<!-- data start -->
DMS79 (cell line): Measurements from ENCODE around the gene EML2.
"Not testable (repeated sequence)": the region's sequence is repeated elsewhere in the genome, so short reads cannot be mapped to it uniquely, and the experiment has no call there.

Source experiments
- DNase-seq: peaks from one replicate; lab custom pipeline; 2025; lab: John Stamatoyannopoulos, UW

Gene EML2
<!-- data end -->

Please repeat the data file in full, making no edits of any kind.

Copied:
DMS79 (cell line): Measurements from ENCODE around the gene EML2.
"Not testable (repeated sequence)": the region's sequence is repeated elsewhere in the genome, so short reads cannot be mapped to it uniquely, and the experiment has no call there.

Source experiments
- DNase-seq: peaks from one replicate; lab custom pipeline; 2025; lab: John Stamatoyannopoulos, UW

Gene EML2